the top bone is so thick it makes me have sunken dark eyes and a big thick ugly nose. could I get surgery to thin out the bones/side bridge and get rid of my drooping tip and sunken eyes?
Very Abnormal Thick Nasal Bone?
Doctor Answers (4)
Very abnormal thick nasal bone
Very thick nasal bones are quite common and are addressed at the time of the rhinoplasty. Both medial and lateral osteotomies are performed to narrow and refine the bridge line. The drooping tip can be addressed at the same time with different tip suturing techniques, cartilage grafting, and releasing of the depressor septi ligament. Rhinoplasty will not have any affect on sunken eyes.
What can be done to narrow the nose and remedy sunken eyes?
The changes that you desire are commonly created with facial plastic surgery and/ or, in some cases, injectable fillers in the undereye area. With regard to specific recommendations or procedures to create those changes, you would need to submit photos or seek an in person consultation with a Facial Plastic Surgeon. I hope this information is helpful.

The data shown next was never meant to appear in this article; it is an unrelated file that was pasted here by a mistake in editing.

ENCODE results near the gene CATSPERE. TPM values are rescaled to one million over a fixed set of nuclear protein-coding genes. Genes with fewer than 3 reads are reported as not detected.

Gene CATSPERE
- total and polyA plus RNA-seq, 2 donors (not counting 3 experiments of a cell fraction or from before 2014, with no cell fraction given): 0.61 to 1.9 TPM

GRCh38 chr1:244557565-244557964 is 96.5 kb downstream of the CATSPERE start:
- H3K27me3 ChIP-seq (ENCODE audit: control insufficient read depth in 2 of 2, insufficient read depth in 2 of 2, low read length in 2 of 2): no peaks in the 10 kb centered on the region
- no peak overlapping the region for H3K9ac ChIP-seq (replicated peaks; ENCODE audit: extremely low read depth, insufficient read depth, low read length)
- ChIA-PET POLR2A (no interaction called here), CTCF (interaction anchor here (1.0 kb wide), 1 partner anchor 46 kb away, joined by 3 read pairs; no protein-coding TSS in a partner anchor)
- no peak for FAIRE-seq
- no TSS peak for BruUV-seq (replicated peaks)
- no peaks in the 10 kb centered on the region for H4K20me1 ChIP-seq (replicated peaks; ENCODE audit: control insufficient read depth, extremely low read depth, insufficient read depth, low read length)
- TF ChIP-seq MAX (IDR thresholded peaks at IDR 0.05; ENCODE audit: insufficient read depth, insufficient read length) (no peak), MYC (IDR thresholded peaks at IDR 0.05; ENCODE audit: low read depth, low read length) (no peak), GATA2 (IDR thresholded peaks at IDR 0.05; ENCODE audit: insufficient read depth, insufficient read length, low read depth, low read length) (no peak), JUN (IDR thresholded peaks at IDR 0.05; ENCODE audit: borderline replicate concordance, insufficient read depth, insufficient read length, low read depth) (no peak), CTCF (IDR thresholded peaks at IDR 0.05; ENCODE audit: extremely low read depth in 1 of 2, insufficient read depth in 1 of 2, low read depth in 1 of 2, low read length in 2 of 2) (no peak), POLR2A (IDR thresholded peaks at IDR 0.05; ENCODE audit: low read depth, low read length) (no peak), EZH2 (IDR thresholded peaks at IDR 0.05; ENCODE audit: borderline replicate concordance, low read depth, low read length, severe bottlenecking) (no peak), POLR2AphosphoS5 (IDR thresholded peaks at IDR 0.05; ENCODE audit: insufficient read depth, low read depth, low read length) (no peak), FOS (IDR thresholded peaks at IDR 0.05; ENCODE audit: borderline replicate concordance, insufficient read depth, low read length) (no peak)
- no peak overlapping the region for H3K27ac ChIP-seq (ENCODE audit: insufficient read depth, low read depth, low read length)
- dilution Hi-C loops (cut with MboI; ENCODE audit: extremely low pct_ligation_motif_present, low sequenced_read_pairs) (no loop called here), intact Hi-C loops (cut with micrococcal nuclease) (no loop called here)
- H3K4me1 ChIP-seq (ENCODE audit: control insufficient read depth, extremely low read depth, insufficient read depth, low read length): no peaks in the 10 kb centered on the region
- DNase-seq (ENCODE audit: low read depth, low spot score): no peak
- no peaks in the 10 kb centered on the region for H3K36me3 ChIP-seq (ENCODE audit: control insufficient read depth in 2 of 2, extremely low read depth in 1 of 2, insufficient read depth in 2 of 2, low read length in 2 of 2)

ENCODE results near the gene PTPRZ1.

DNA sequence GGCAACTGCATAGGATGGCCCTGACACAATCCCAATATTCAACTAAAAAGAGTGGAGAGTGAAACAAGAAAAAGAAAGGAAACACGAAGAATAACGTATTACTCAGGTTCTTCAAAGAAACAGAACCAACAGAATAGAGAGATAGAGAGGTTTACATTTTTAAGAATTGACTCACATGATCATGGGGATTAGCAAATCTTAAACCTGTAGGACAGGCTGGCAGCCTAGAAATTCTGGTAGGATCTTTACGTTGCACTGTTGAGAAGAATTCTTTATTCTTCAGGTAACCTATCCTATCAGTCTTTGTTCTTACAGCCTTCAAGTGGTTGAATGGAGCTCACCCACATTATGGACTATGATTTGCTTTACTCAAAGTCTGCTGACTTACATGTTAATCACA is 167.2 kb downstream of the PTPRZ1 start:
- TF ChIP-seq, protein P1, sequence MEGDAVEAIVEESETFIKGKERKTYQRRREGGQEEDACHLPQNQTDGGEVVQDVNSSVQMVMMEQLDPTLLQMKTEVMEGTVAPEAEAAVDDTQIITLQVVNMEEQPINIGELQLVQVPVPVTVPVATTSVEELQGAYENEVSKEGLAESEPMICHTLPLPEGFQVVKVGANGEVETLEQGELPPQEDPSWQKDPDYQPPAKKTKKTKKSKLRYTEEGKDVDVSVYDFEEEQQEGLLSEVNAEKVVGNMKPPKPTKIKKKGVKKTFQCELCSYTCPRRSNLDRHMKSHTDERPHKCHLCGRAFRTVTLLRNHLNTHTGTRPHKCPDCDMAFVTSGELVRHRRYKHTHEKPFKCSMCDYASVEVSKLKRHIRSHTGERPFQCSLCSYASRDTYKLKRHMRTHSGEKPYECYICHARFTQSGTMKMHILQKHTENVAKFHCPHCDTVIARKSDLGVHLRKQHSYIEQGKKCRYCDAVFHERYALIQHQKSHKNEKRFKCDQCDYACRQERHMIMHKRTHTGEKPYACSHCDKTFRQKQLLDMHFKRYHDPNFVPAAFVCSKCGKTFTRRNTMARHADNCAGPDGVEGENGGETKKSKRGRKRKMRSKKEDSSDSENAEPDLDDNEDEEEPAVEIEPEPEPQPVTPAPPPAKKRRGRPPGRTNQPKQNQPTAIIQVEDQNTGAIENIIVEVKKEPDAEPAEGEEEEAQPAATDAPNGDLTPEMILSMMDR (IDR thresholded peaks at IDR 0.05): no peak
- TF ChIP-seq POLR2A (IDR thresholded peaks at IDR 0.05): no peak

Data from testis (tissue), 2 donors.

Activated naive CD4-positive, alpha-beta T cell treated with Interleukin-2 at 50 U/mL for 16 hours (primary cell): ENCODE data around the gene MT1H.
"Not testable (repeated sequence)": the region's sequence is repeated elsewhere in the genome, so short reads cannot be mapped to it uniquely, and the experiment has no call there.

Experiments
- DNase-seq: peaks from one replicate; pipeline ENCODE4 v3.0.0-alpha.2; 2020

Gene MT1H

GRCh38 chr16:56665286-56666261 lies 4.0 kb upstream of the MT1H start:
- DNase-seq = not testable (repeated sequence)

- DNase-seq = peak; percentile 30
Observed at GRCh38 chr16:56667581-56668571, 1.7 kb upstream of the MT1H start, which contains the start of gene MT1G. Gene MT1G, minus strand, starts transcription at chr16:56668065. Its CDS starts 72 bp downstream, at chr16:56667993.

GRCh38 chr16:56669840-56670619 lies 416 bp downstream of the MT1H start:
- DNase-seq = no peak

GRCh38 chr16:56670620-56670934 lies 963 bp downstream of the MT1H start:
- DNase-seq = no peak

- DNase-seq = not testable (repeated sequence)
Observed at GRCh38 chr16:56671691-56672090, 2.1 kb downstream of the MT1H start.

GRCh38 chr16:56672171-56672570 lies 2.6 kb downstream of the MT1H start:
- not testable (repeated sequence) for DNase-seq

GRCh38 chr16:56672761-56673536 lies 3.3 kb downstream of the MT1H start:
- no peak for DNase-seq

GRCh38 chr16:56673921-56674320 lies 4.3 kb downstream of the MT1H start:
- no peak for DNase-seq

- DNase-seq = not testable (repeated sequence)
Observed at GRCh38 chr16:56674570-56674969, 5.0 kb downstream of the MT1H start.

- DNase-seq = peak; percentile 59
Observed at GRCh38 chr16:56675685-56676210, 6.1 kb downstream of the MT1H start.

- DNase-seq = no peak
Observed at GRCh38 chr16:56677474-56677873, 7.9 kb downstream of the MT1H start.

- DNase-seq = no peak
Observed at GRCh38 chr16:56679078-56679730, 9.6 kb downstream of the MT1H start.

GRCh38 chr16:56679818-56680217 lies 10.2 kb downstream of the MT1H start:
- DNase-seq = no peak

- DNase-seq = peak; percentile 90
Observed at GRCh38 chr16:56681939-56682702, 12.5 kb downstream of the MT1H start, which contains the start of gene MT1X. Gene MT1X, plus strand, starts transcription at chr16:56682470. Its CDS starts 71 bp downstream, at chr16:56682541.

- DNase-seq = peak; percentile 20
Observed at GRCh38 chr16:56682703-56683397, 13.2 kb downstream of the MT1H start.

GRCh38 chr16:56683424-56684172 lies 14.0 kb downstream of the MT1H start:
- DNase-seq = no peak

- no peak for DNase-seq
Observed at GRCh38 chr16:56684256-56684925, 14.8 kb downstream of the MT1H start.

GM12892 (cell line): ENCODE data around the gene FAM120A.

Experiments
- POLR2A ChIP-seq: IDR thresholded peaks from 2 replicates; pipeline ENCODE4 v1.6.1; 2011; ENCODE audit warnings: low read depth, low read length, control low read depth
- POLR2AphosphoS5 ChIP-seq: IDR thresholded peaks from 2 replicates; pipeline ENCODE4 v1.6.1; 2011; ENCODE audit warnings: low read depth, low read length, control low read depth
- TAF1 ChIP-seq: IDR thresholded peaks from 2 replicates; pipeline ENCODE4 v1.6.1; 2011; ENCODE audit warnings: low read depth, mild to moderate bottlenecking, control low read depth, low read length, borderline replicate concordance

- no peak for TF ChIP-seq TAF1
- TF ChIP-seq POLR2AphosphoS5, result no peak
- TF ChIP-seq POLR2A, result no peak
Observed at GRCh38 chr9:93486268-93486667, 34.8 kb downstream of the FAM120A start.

Stephen Weber MD, FACS
Web reference: http://weberfacialplasticsurgery.com/blepharoplasty/
It is difficult to determine your exact aesthetic needs without photographs however thinning the nose is accomplished via rhinoplasty as well as reducing the tip. Both of these complaints that you discuss are typically easily accomplished with rhinoplasty surgery. If you would like to send photographs to my office via my website listed below I will be happy to give you further expert advice. Best regards, Michael V. Elam, M.D.
Web reference: http://www.michaelelammd.com
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Drooping Nasal Tip with Sunken Eyes
Without pictures all I can say is that you probably can improve the physical characteristics you don't like. I need to see you or review pictures to be more specific.
These answers are for educational purposes and should not be relied upon as a substitute for medical advice you may receive from your physician. If you have a medical emergency, please call 911. These answers do not constitute or initiate a patient/doctor relationship.
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